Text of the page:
This is the second in the series of deeper insights into the lessons that I spoke of in the 10 Lessons in Property Learned the Hard Way post on Property Tribes in the January pop-up category, 31 Days of Property Inspiration.
A Dynamic Era …
We were still fairly young when David thought we might be on to something with property. By young, I mean late 20’s (me), early 30’s (him), certainly younger than we are now and young enough for any action we might have taken to have a major impact on our future.
The period was the late 1980’s. We worked in London. David was director of a mortgage company, I was carving out a career in the rapidly growing world of software support and training. For those who remember this era, it was a dynamic time.
… Or Was It?
Not so true for everyone of course. Some of our friends and family who lived in rural Wales and Cornwall have very different memories. My family were farmers and for them life was not quite so rosy, likewise for traders and businesses who depended on the rural communities for their living. Those who had jobs kept and nurtured them.
In this environment, the one in which I had grown up, the attitude to money was “you work d****d hard to get it, so once you’ve got it, keep it safe.” Safe, of course, meant putting it in the bank.
The word ‘risk’ did not apply to money. Money was never risked for anything other than reinvestment in the business (in my parents’ case, that meant cattle, a tractor or piece of machinery) and then only once it was more or less certain that it would not be lost. One was not supposed to spend one’s hard earned cash on property other than one’s home, and even that one went into with a great deal of caution.
Reckless Property Rebels
So here we were in a dynamic environment. Through his job with a lender, David was exposed daily to the property market. Considered reckless and hedonistic by many, we had accumulated three properties:
- Our home, a bungalow in Oxfordshire, which David had bought after selling his house in Newport when he first moved to London.
- A holiday home, a 3-bed semi in Cornwall, that I had bought after selling my flat in Cardiff, when I moved to London to marry David (aah … the romance!). We holiday let this during the summer months.
- A bedsit in Russell Square that we bought to ease the long commute from Oxfordshire, and because we could.
Our families were so against owning property that we kept quiet about the bedsit for quite a long time after buying it. We’d had quite a lot of grief about the holiday home. (“What do you want that for?” “Why do you want to go back and fore to Cornwall when you’ve got a perfectly nice home?” “You’ll need that money one day, then you’ll be stuck.” “You must be b****y mad!”)
Friends in a similar position bought bigger and better houses and considered us as crazy as our families did. Why did we want three times the cost and hassle?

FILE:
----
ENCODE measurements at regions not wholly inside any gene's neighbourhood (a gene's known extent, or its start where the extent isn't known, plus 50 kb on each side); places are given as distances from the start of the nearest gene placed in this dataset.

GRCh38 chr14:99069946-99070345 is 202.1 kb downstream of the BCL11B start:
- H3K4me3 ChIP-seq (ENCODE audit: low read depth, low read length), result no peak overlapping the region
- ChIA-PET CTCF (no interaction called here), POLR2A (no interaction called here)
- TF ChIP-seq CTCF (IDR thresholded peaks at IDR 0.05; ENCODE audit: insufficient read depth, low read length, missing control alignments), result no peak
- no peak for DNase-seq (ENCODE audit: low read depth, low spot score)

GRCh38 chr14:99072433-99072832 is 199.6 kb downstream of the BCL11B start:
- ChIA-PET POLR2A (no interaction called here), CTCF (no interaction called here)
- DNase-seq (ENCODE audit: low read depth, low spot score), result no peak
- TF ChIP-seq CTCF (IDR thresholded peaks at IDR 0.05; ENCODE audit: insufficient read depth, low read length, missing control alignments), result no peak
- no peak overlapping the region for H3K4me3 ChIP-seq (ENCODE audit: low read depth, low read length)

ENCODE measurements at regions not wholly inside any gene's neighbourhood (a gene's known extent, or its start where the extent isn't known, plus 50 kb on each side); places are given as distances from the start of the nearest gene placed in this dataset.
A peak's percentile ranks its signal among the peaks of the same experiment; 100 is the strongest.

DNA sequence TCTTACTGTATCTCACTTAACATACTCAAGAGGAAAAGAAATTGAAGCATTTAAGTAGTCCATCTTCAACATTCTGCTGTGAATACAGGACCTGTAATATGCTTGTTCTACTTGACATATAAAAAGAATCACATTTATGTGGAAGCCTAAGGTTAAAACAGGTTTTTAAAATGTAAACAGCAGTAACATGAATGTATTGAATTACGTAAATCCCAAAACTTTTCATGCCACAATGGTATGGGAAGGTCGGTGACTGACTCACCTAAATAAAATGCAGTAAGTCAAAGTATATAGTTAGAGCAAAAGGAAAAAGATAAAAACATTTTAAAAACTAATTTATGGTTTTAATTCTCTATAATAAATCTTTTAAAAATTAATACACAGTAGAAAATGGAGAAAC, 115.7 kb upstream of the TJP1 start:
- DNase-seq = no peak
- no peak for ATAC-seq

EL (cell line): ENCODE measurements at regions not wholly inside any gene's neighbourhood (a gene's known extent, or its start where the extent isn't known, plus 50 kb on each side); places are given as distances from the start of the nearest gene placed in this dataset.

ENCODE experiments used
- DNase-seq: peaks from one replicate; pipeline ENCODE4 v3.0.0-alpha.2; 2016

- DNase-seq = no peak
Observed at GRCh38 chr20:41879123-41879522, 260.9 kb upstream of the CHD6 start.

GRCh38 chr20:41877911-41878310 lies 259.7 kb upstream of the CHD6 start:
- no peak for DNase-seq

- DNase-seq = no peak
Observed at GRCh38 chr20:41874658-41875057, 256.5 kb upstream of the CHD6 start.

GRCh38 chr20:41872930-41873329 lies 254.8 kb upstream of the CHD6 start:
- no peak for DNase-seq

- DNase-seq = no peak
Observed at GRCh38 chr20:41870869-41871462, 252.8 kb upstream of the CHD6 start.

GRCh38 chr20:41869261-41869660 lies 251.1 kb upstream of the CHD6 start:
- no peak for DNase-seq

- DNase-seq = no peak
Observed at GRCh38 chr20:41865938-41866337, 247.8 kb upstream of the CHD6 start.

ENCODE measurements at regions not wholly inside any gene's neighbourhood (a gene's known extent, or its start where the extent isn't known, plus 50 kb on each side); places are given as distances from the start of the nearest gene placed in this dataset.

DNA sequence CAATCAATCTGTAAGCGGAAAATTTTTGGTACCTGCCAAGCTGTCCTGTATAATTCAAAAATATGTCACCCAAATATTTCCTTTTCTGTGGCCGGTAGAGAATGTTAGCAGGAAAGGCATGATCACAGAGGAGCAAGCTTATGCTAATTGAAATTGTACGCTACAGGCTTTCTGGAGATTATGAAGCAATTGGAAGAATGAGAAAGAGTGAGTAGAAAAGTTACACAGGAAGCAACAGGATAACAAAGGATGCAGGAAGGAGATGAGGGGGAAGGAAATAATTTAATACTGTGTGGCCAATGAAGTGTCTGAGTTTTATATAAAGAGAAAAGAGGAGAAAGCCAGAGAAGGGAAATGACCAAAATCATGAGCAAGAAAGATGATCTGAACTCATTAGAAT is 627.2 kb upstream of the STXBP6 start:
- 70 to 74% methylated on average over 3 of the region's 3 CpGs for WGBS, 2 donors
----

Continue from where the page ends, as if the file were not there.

I found it too hard to go against what others were constantly telling us. David regularly talked to me about buying, renting out and recycling deposits but I couldn’t get it – why wasn’t everyone doing it in that case?
Eventually, we sold the bedsit and the bungalow and bought a bigger house nearer London at the peak of the market in 1989. We had flirted with keeping the bungalow and trading in the bedsit for a flat, but bombarded with advice from every angle, we (or rather I) thought we had it wrong and decided to do the conventional thing.
Three years later we had lost everything we had gained and more. We could have sat tight and weathered the crash, but by this time David loathed the location so much it was no longer an option.
We recovered financially. But we didn’t learn enough not to repeat the same mistake a few years later when negotiating on a piece of land. It’s a long story that will keep for another time, but in short, listening to someone else cost a much higher price than following our own instincts.
In those days, I didn’t understand about locations, markets and opportunities. I only knew what I had grown up with – when you have money, put it in the bank and keep it safe. I also had no idea, really, that circumstances change and that we need to change with them. In other words, not all the rules of farming applied in central London. Deep inside, attitudes conditioned by the financial circumstances of my upbringing prevailed and I had not adapted.
Lesson #2: Work things out for yourself instead of relying on others who have little or no experience in what you are doing.
It sounds as if I am blaming others for actions that I took. Au contraire, I blame only myself. I did not believe David when he took me through the figures, I did not have the confidence to go against the grain and I was not financially aware.
It would be another fifteen years before I understood and had enough confidence to believe in our own convictions.
How much did that fifteen years cost me?